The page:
‘INTO THE UNKNOWN: A JOURNEY THROUGH SCIENCE-FICTION‘ – The Barbican:
‘Dif-tor heh smusma’, a huge compliment in Vulcan terms. Otherwise meaning, ‘Live, long and prosper’. Whether you’re a Star- Trek fan or not, you most probably have heard of this phrase, famously used by Mr. Spock and if science fiction is your thing, then the Barbican centre’s much anticipated exhibition should be at the top of your list. ‘Into the Unknown: A journey through Science-Fiction’ begins June this year and stays at the Barbican for three months, so you have plenty of time to make it there. The exhibtion explores the wacky yet philosophical genre across all of it’s mediums, from space ship prototypes, film props, contemporary art, literature to design. Curated by Swiss writer and historian Patrick Gyger, the exhibition will be a feast for your science-fiction tastebuds. Gyger frames science-fiction as more of a cultural force, rather than merely a collection of films and literature. Gyger has stated on science-fiction and the Barbican centre itself, ‘There is a sense there of a brave new world and the Barbican is of course utopian in its perspective and has that sense of after the war, people thinking we have this empty space and we can shape it and make it somewhere for people to live and share culture’
ELECTRONIC RENAISSANCE, BILL VIOLA – Palazzo Strozzi, Florence
The old masters, don’t really get ‘old’. Or at least, they continue to have cultural relevance and prove their infamous status time and time again. Beginning this March, Bill Viola, a legendary video artist will be showcasing a body of his work from the beginning of his career in the 1970s, right up to now. While Viola’s use of sound and video is undisbutably contemporary, much of his work draws on the legacy of the old masters such as the frescoes of Uccello and Masolino. If you can’t head over to Florence for the weekend, at least check out Bill Viola’s work, where you can. He is pioneering the contemporary video art form while remaining deeply rooted in spirituality and religious imagery.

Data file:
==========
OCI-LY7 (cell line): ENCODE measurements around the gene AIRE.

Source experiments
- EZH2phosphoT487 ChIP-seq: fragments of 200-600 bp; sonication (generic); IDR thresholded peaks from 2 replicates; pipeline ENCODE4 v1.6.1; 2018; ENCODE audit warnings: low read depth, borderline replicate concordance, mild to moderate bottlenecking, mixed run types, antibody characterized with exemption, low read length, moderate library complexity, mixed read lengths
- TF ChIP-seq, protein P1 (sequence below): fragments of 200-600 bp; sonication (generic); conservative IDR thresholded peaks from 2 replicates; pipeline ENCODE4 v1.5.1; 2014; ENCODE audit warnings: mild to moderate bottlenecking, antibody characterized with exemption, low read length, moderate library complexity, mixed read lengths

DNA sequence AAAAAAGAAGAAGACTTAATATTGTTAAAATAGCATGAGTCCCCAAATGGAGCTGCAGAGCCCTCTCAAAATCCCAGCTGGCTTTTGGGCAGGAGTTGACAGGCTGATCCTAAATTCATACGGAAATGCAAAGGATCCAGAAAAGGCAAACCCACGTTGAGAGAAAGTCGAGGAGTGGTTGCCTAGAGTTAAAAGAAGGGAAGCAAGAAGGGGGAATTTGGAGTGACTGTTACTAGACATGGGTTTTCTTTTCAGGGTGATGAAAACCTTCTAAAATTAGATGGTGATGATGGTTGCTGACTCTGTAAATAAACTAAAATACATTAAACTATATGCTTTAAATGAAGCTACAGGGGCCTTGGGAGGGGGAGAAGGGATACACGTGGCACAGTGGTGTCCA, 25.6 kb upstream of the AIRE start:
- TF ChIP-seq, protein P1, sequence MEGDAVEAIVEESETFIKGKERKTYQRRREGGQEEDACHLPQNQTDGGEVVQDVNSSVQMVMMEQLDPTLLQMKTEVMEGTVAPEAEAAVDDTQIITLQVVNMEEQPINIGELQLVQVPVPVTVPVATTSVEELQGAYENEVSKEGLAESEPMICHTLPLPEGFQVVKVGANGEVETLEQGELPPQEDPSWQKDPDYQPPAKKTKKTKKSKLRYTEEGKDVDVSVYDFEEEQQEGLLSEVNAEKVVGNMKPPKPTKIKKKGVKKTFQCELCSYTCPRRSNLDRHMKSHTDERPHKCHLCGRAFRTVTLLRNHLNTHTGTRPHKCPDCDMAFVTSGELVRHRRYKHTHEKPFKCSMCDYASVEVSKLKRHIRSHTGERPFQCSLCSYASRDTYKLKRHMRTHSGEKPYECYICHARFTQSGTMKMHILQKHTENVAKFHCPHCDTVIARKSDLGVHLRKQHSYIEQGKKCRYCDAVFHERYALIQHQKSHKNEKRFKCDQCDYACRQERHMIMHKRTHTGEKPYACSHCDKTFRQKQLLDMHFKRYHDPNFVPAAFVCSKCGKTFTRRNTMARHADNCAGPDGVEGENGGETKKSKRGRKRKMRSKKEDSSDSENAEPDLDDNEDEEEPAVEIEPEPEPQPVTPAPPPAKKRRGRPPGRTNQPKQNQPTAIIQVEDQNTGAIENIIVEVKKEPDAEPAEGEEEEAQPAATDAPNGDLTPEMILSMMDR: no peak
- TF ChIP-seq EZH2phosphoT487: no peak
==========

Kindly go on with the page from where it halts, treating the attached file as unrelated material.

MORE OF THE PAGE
‘TRANSCENDING BOUNDARIES’- Pace Gallery
Team Lab, are an ultra technologist collective from Japan. They explore what happens when art, technology, science and design meet in the middle. In the exhibition ‘Transcending Boundaries’, canvas’s move with the sea’s current in gold and blue, strobe lights collide with each other and vivid fauna blooms on your clothes. Going from the 25th of January to the 11th of March, the exhibition takes public interaction with art to it’s maximum potential. Team Labs ethos of art as an inter-displinery practice, is so in tune with art as a potentially multi-sensory experience. Contemporary art doesn’t seem satisfied with placing a canvas on a white wall anymore. They discuss their concept on their website stating, ‘Creative expression has existed through static media for most of human history, often using physical objects such as canvas and paint. The advent of digital technology allows human expression to become free from these physical constraints, enabling it to exist independently and evolve freely.’ Team Lab are definitely synonymous with the information age and our new dependance on technology. However, rather than perceiving digitalisation as isolating, it is something that brings you closer to the art work and those experiencing it.